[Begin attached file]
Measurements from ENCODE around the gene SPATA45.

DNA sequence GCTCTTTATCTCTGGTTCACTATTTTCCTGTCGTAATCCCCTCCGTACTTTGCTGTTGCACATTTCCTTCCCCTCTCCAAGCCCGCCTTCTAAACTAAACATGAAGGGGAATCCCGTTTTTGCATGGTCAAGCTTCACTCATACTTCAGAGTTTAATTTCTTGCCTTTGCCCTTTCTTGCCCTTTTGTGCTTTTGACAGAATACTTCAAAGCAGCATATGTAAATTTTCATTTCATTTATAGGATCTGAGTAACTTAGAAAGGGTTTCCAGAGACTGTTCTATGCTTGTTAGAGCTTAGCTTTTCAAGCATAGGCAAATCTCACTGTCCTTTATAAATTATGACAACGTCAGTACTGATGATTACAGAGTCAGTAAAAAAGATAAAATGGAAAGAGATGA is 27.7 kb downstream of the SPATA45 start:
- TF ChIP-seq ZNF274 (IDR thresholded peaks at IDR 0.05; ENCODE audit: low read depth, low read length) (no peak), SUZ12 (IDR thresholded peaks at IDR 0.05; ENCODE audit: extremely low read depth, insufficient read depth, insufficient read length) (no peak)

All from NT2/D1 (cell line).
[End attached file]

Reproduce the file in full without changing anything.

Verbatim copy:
Measurements from ENCODE around the gene SPATA45.

DNA sequence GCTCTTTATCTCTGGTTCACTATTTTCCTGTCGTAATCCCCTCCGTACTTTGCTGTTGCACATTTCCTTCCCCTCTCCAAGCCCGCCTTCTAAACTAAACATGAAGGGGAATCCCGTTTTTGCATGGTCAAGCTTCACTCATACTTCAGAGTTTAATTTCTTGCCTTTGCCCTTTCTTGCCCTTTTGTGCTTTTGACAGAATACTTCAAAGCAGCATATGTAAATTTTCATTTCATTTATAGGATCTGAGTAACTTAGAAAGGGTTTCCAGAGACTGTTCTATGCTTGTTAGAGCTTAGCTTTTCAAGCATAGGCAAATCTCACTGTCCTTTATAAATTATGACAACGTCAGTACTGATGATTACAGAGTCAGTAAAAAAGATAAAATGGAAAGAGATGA is 27.7 kb downstream of the SPATA45 start:
- TF ChIP-seq ZNF274 (IDR thresholded peaks at IDR 0.05; ENCODE audit: low read depth, low read length) (no peak), SUZ12 (IDR thresholded peaks at IDR 0.05; ENCODE audit: extremely low read depth, insufficient read depth, insufficient read length) (no peak)

All from NT2/D1 (cell line).